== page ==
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Philippine Red Cross Proposes to Buy $80M Susitna Ferry for $1.7M


September 19, 2015
Saturday PM

(SitNews) - The Matanuska-Susitna Borough Assembly recently approved the sale of its never used, ill-fated $80 million Susitna Ferry still berthed in Ketchikan. If the sale goes through, the Susitna Ferry will be plying the Philippine Sea delivering food and supplies to island shores and serving as a floating hospital after hurricanes if a near-final sale is completed between the Matanuska-Susitna Borough and the Philippine Red Cross. The Assembly gave Mat-Su Borough Manager John Moosey the approval to finalize the deal late on September 1, 2015.

jpg Philippine Red Cross Proposes to Buy $80M Susitna Ferry for $1.7M

The Susitna Ferry continues to be berthed at Ward Cove in Ketchikan
while the Matanuska-Susitna Borough continues to work to sell it.
Photo courtesy Matanuska-Susitna Borough, SitNews file photo August 12, 2014

For $1.75 million, the international humanitarian organization hopes to buy the Susitna Ferry, a ship that is said to be capable of operating as both a cargo-loaded barge that can haul itself onto shore and a twin-hulled vessel that cuts through choppy seas. The Susitna was built as a smaller scale prototype for the U.S. Navy, which funded most of the construction costs for the $80 million vessel. The ferry never left the Ward Cove dock near Ketchikan where it racked up more than $2 million in storage and insurance bills since the Mat-Su Borough acquired it in 2011.

The Mat-Su Borough will make repairs to the engines prior to completion of the sale and prior to delivery. Three of the four engines were damaged during heavy rain earlier in 2014. The rain damage was estimated to be approximately $1M.

The Philippine Red Cross wants to put the vessel's agile operating modes to work in the disaster-prone Philippine Islands. Richard Gordon, Chairman and CEO of the Philippine Red Cross and also a former Senator of the Republic of the Philippines, highlights how. “There is an average of 170 maritime accidents in the country every year, mostly in the Visayas area. The ship will be used to provide disaster relief and emergency services. It will also provide search and rescue services after maritime disasters. The Susitna will serve as a mobile clinic/hospital ship serving some of the most isolated of the 7,107 Philippine Islands.,” he said. “This ship will also be made available to other Red Cross societies in other countries for saving lives. Other government and non-government organizations involved in disaster relief and recovery operations may avail of the vessel,” Gordon said.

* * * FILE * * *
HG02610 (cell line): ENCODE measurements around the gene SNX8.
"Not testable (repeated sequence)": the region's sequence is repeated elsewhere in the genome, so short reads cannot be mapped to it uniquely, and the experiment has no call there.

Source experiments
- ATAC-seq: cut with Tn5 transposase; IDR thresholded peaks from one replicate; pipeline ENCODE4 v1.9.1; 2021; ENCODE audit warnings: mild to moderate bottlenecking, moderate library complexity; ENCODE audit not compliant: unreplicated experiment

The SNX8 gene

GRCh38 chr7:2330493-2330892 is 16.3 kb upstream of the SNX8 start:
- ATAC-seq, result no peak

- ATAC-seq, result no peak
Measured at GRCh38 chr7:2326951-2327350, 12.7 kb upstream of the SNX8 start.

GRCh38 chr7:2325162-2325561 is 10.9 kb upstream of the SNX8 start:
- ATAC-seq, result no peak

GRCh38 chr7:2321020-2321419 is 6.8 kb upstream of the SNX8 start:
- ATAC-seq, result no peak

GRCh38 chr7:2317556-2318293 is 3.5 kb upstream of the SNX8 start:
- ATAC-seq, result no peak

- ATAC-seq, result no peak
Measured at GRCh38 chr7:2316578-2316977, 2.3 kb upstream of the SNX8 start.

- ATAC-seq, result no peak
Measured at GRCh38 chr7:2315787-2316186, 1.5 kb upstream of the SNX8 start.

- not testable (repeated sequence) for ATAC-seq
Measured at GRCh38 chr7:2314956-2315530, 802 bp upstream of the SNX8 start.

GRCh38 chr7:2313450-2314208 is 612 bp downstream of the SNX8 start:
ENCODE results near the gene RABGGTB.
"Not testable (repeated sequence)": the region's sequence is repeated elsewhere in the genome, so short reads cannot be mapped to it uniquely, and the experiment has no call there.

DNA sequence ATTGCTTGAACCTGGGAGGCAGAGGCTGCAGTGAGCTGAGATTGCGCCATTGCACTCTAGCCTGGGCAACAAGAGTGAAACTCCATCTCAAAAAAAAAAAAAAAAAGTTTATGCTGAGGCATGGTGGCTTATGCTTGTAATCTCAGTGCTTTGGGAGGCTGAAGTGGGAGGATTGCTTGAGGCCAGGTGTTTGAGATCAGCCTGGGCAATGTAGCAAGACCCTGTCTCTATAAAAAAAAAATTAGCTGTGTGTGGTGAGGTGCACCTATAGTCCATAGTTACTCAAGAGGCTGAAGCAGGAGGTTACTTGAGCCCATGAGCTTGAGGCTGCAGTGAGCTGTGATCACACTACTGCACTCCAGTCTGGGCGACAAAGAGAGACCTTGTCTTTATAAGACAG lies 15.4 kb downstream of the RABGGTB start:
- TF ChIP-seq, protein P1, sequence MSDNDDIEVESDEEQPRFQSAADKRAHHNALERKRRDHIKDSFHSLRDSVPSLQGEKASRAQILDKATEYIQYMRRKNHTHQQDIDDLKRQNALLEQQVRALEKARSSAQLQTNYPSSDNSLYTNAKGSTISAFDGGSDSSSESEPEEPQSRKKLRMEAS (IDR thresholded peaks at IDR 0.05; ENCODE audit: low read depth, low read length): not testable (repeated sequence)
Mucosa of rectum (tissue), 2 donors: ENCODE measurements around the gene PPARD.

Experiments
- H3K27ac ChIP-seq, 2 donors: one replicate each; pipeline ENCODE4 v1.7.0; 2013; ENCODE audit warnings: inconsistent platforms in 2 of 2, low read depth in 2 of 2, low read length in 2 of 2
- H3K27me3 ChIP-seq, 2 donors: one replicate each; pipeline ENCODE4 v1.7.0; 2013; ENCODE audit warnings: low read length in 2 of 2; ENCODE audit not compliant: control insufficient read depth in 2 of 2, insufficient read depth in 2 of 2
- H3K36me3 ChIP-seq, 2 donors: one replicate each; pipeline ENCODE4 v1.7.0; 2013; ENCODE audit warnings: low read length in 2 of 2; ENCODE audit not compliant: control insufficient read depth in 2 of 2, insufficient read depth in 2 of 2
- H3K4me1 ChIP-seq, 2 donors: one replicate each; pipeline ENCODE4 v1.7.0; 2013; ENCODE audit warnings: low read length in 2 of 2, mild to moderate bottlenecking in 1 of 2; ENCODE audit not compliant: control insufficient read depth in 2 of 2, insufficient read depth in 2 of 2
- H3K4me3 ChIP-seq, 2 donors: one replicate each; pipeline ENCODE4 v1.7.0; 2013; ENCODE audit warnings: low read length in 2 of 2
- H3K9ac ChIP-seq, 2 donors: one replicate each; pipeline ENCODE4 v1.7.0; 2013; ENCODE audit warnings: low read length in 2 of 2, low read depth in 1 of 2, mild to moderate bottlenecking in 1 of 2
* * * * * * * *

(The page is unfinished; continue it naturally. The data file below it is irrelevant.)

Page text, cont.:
Mat-Su Borough Manager Moosey inherited the project when he arrived at the Borough four years ago. The Susitna Ferry was an attempt at connecting the two miles of water separating the rural, growing Borough and land-crowded Anchorage with ferry passenger service. The ship was also intended to serve as a rescue craft if passenger airliners fell into icy Cook Inlet. A ferry terminal was built on the Mat-Su Borough side, but ferry landings on both sides of Knik Arm were never fully funded.

For over three years, the Borough enlisted ship brokers worldwide to sell the vessel, and tried to entice 500 members of a ship owners organization to buy the vessel, followed through on dozens of dead-end offers, and tried to give the vessel to several other American government entities. The Philippine Red Cross is the closest the Borough has come to selling the Susitna.

“I’m elated that this ship will be put to the noble work of saving lives after disasters in the Philippines. We exhausted our options on disposing of this vessel. It’s time to give it new life, and release our taxpayers from the burden of its upkeep,” Moosey said.

The story of the ill-fated ferry began in August 24, 2006, when onlookers gathered at the shipyard of Alaska Ship & Drydock Inc. in Ketchikan to witness the keel laying of what was to be originally a $28 million high-tech vessel.

Senator Lisa Murkowski, the vessel's sponsor, attended the keel laying and performed the honors by welding her name onto the keel of the M/V Susitna. By the end of the construction of the Susitna Ferry, it would become a $80 million project funded through the Office of Naval Research's Sea Warfare and Weapons Department.

The Details of the Sale:

The Mat-Su Borough will receive $1,750,000 and $60,000 for upkeep costs during repair.

Conditions of the sale:

• The Philippine Red Cross will deposit $250,000 for the Mat-Su Borough’s insurance deductible to pay for repairs to engines from heavy rainfall in Ketchikan.

• The Philippine Red Cross will cover Mat-Su Borough costs of ship dockage/utilities during the repair period.

• The Mat-Su Borough only pays insurance during repair, $16,000 a month.

• The Mat-Su Borough pays sales agent Lew Madden 2.5 percent for finding a buyer and completing the transaction.

Because the Susitna was a military prototype, the Mat-Su Borough must get written consent of federal agencies before the sale to a foreign entity. The Borough has been working for the past nine months on the approval. Borough Attorney Nick Spiropoulos said the Borough is nearly at day 90 in the timeline for the decision. It’s not clear when the federal government will make its determination, but he said he hoped it was in the next 30 days.

The Mat-Su Borough also received some $12.3 million in federal funding from the Federal Transit Administration for the ship project and construction of the ferry terminal building and has been informed by FTA of an obligation to repay the grants. The Mat-Su Borough is in discussions regarding the obligation and what may be done to mitigate a portion of this obligation. In 2013, Federal Transit Administration demanded the Mat-Su Borough pay back $12.3 million in grants.



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